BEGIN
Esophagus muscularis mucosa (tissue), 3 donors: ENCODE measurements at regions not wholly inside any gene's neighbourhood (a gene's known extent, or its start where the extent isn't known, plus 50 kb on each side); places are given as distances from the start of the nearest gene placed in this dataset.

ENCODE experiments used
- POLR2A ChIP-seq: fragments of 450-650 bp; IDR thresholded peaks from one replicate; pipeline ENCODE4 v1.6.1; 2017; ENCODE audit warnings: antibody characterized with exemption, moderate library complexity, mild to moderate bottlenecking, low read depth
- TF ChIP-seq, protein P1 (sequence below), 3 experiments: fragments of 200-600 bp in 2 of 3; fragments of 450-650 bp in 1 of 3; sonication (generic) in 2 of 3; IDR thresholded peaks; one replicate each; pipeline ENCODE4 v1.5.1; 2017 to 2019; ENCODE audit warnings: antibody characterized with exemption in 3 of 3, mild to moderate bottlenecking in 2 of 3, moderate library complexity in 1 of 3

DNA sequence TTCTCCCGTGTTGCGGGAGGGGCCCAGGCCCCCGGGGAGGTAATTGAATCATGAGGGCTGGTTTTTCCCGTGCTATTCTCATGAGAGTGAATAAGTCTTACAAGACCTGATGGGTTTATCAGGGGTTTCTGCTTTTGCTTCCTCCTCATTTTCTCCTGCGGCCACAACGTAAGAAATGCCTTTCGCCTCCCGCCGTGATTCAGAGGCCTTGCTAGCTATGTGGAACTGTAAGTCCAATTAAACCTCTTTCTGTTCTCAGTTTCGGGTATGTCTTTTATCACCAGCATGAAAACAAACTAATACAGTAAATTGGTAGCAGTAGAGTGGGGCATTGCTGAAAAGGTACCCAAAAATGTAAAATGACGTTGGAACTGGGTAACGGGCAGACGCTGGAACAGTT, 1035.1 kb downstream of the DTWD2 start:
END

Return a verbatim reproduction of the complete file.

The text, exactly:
Esophagus muscularis mucosa (tissue), 3 donors: ENCODE measurements at regions not wholly inside any gene's neighbourhood (a gene's known extent, or its start where the extent isn't known, plus 50 kb on each side); places are given as distances from the start of the nearest gene placed in this dataset.

ENCODE experiments used
- POLR2A ChIP-seq: fragments of 450-650 bp; IDR thresholded peaks from one replicate; pipeline ENCODE4 v1.6.1; 2017; ENCODE audit warnings: antibody characterized with exemption, moderate library complexity, mild to moderate bottlenecking, low read depth
- TF ChIP-seq, protein P1 (sequence below), 3 experiments: fragments of 200-600 bp in 2 of 3; fragments of 450-650 bp in 1 of 3; sonication (generic) in 2 of 3; IDR thresholded peaks; one replicate each; pipeline ENCODE4 v1.5.1; 2017 to 2019; ENCODE audit warnings: antibody characterized with exemption in 3 of 3, mild to moderate bottlenecking in 2 of 3, moderate library complexity in 1 of 3

DNA sequence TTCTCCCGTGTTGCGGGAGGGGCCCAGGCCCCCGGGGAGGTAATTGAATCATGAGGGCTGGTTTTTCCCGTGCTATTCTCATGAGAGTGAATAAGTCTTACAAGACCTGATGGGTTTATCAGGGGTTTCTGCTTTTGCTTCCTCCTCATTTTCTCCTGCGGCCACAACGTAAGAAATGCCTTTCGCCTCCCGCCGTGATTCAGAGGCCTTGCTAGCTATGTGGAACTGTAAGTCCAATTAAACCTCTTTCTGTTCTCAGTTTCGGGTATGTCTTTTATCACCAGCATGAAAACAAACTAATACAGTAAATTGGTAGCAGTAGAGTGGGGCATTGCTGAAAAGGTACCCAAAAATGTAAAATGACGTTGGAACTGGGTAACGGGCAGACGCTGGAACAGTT, 1035.1 kb downstream of the DTWD2 start: